Columnists

Duncan Cameron
Want to win in Canadian politics? Build a movement

| March 13, 2012

Making the social democratic movement operate like a "normal" more centrist political party is the kind of advice the mainstream press has been offering to the NDP since shortly after it was founded in Calgary, as the CCF, in 1932.

NDP members want the party to build upon its newfound status as a national party, and ready itself to take on the role of government. However, to win office, few New Democrats want NDP policies to mirror recent Conservative and Liberal practices, or expect the party to move away from supporting workers, or tone down talk about empowering equality-seeking groups.

Activists know movement building creates interest in politics. Recruiting members through meaningful action, whether it be for good jobs and incomes, equality of men and women, protecting the environment, or a myriad of social justice issues is the way for New Democrats to grow in number. It would be strange for members to demand the NDP practice normal status quo politics as the way to build party appeal.

The ruling Conservative Party of Canada led by Stephen Harper is not a normal party in the Liberal centrist mode. Harper sprung from Reform party roots. Reform was the first right-wing populist party to take its place in the federal Parliament, since the Ralliement Créditiste, under Réal Caouette, won 26 seats in 1962. Caouettes troops began as part of Social Credit, led by Albertan Robert Thompson, striking out on their own after winning 30 seats in 1963.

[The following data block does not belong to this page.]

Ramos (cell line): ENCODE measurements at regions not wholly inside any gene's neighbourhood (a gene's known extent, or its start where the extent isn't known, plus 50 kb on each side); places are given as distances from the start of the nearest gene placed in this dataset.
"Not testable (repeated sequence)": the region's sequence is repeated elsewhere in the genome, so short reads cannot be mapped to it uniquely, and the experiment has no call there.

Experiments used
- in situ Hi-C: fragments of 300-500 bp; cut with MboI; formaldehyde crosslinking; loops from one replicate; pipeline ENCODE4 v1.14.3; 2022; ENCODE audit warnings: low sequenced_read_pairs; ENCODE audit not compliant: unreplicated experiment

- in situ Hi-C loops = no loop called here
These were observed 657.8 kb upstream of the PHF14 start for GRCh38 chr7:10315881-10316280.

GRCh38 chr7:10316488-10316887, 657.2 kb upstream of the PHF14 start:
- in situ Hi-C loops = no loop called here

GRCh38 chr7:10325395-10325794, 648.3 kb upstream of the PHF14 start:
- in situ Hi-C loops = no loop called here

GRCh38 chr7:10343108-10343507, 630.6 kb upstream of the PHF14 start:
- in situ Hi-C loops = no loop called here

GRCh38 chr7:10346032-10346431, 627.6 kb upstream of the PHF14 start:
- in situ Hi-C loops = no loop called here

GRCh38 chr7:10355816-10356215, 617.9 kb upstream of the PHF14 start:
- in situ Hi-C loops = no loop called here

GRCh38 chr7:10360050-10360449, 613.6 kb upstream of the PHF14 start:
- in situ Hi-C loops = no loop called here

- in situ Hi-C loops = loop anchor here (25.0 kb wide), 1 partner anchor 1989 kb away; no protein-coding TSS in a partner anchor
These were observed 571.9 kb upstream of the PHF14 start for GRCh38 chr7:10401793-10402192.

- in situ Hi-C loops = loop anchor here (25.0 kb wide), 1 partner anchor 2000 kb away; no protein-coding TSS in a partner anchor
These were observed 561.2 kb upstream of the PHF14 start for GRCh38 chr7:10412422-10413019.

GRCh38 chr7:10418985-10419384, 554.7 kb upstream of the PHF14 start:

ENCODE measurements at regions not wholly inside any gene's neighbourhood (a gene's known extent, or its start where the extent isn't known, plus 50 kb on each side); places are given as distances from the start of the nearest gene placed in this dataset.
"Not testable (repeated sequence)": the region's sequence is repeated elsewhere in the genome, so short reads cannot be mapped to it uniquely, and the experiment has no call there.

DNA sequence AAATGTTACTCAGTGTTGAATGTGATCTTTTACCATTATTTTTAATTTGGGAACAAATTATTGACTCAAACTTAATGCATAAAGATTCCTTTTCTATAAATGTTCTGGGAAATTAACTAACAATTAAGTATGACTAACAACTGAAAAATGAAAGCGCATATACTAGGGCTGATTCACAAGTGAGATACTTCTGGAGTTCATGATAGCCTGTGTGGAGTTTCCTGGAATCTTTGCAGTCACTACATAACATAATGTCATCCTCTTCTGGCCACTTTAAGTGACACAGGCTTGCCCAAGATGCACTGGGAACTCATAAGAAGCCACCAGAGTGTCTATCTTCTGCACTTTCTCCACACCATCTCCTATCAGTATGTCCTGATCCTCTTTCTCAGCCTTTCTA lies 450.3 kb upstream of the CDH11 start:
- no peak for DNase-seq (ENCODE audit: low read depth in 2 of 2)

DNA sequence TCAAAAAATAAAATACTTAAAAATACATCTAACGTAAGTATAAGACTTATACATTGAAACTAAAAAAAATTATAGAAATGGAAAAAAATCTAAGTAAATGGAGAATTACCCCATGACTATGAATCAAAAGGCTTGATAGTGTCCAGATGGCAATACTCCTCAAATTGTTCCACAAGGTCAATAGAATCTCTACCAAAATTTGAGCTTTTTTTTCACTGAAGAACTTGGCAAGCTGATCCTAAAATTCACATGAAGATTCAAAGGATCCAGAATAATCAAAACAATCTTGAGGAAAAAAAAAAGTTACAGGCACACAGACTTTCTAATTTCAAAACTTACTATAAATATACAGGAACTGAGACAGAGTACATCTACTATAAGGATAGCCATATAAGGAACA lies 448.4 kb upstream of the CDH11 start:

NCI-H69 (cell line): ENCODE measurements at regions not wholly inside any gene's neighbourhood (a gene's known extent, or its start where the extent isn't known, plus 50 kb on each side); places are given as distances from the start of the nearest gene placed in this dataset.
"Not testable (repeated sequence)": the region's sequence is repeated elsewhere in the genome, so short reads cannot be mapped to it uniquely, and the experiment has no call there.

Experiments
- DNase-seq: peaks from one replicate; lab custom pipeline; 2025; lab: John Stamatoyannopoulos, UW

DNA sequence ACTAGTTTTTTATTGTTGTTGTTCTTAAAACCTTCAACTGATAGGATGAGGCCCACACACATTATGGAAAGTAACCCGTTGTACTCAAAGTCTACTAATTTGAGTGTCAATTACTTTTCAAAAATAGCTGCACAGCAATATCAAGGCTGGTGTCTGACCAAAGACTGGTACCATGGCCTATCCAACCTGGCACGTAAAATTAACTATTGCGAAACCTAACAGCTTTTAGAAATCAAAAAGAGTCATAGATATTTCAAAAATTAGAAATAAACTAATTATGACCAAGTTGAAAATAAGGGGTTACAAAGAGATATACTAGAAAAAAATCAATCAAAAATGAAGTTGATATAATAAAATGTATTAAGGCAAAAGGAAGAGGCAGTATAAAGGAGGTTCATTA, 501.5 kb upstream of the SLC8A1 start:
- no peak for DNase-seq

Like their Socred et Créditiste forebearers, Harper Conservatives see themselves as a political movement that reaches beyond parliament, or local riding associations. The governing Conservatives rely for dollars and support on thousands of militants regrouped in the Canadian Federation of Independent Business, the National Taxpayers Federation, and the National Citizens Coalition.

The would-be spiritual guide of the conservative movement, Preston Manning of the Manning Centre for Building Democracy (sic), held his annual networking conference in Ottawa last weekend. Former and current cabinet ministers mingled with think-tankers, funders, party activists, and journalists.

Post Media columnist Andrew Coyne outlined how the Harper Conservatives had a long way to go to fulfill Conservative ideals, presenting an exhortation to the assembled disciples to get seriously right wing, and seriously cut back on government; while Manning himself explained why Conservatives need to be part of a larger movement.

Alberta went Social Credit provincially in 1935, nearly a decade before Saskatchewan elected the CCF (1944), and hung on to office until 1971, seven years after the CCF lost power next door. When the Alberta Conservatives defeated the Socreds, one right-wing party better reflecting the urban middle-income population, replaced another.

Indeed, in the mid-1960s, longtime Alberta premier Ernest C. Manning (father of Preston) wrote a book calling for political realignment in Canada. The Mannings wanted a right-wing party to face a left-wing party across Canada in a direct confrontation of ideas, a real electoral battle.